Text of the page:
Our models show that a HEG targeting an essential gene can potentially cause a substantial reduction in population fitness, while one that targets a gene whose knockout has minor consequences for host fitness quickly goes to fixation. These strategies rely on the break in the chromosome caused by the HEG being repaired by gene conversion with the homologous chromosome as the template. In our models the frequency of homing by this mechanism is described by the parameter e that typically should be as high as possible. But repair by gene conversion is not the only possible pathway, and experiments have shown that the frequency of different types of repair can depend upon the genomic context. For example, if the cleavage site is flanked by direct repeats, then the single-strand annealing (SSA) pathway usually seems to predominate, at least in the premeiotic male germline. In this process all DNA sequence between the repeats is removed: thus the HEG site is lost but a functional gene is unlikely to be reconstituted. Thus SSA reduces the efficiency of homing rather than giving rise to resistant alleles. In one set of experiments with Drosophila the SSA pathway was used two-thirds of the time in the premeiotic male germline with conversion accounting for only 10–20% of repairs (Preston et al. 2006). In other experiments, without direct repeats flanking the cleavage site, conversion repair was observed ∼85% of the time [excluding repair of the sister chromatid, which precisely regenerates the target site, producing a chromosome that can simply be cut again (Rong and Golic 2003)]. These experiments indicate that it will be important to avoid targets that are flanked by direct repeats. The timing of HEG expression can also be important: if cleavage is late in spermatogenesis, then nonhomologous end joining (NHEJ) can predominate (Preston et al. 2006). Here the ends of the chromosome are directly ligated without involvement of the homolog (and, as discussed below, with a high probability of the loss of the HEG recognition sequence), again not the desired result. There may also be differences in the frequency of conversion repair (e), depending upon where the target is located in the genome.
If the aim of the intervention is to impose a load on the population, the models suggest that it is better to target a gene that affects fertility rather than viability and that it is in general better for the target to be recessive (though in some cases maximum load is obtained when heterozygote fitness is somewhat reduced, 0 < h < 0.5). In Drosophila there are thought to be ∼3000 genes essential for viability and 50–100 needed for female fertility, most of which are recessive (Ashburner et al. 1999, 2005). It is also possible to impose a load if one targets male fertility. In Drosophila there are two genes (misfire and sneaky) that, when disrupted, have the effect of impairing embryo development after fertilization (Ohsako et al. 2003; Wilson et al. 2006; Smith and Wakimoto 2007). Misfire is needed for correct sperm head decondensation and sneaky is required for the proper breakdown of the sperm plasma membrane. Homologs of these genes in pest and vector species are potential targets. In principle, if a gene were to affect both male fertility (in this way) and female fertility, then targeting it could be more efficient than knocking out an essential gene, but it is not clear if any such genes exist in insects.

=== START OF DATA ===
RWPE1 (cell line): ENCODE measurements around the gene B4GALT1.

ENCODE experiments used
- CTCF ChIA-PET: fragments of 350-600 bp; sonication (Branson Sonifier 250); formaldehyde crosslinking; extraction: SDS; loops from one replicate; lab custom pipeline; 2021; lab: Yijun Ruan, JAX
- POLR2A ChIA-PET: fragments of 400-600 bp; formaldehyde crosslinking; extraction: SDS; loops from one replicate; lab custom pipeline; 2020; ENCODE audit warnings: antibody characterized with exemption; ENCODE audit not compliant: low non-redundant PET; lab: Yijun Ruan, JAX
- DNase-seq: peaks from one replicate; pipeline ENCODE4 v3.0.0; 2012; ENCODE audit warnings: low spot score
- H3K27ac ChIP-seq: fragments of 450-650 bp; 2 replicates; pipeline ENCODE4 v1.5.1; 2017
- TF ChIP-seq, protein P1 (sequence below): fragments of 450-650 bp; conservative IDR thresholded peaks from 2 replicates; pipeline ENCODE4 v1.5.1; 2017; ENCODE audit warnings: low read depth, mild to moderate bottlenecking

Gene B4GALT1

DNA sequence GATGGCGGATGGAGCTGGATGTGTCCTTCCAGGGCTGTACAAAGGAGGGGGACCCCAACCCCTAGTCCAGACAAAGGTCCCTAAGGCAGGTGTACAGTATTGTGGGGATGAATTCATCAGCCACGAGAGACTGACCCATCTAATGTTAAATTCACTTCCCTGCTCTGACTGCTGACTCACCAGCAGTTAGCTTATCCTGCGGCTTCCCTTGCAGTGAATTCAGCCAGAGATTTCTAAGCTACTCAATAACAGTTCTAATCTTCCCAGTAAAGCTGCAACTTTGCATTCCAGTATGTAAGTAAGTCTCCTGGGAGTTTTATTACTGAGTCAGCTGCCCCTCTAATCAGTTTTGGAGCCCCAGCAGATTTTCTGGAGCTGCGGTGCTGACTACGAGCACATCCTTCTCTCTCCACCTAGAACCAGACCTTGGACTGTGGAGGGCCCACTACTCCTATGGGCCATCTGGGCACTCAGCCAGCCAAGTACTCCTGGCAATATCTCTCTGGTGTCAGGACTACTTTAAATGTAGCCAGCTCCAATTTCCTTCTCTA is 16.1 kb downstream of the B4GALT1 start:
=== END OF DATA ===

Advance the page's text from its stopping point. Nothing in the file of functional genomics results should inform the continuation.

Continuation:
It may also be possible to target genes that have fitness consequences in only one sex or that have different homing frequencies in the two sexes. Targeting only females is advantageous as the reduced overall costs allow the HEG to reach higher equilibrium frequencies (and spread faster) and then impose a greater load on the population. For most human disease vectors it is the female that requires a blood meal prior to oviposition and transmits the pathogen, another advantage for preferentially targeting this sex.
Different control sequences can be used to determine the relative timing of homing and the expression of the gene targeted by the HEG. We find constructs are more invasive if HEG expression is after that of the target gene, so that heterozygotes have more-or-less normal fitness. In many cases HEGs cannot spread if the fitness consequences of gene conversion are experienced by the individuals in which it occurs, and the speed of spread and eventual load of any HEG that has a significant fitness cost is lower if homing occurs before expression of the target gene.
There is one circumstance in which the inability of an early-acting HEG to spread may be a positive advantage. Successful control of several pests has been obtained by the mass release of males that have been sterilized using chemicals or radiation (sterile insect techniques, SIT). A development of this is to engineer condition-dependent dominant lethals that are mass reared in the presence of an artificial repressor that inactivates this gene (Thomas et al. 2000; Atkinson et al. 2007; Phuc et al. 2007). If released into the environment in sufficient numbers they bring about population collapse by competing with wild-type males for mates that then fail to produce offspring (in the absence of the artificial repressor in the field). If the gene is only lethal for females (Thomas et al. 2000), this release of insects with a dominant lethal (RIDL) technique has the additional advantage that the male progeny of released insects can transmit the female lethality to the next generation. Although in the absence of further releases the trait quickly disappears, its temporary persistence in the environment is an advantage of RIDL over SIT. A HEG that could not spread through a population could be combined with a condition-dependent female-lethal construct in a “RIDL-with-drive” strategy, which would be more effective than RIDL by itself (Thomas et al. 2000), though again without long-term persistence.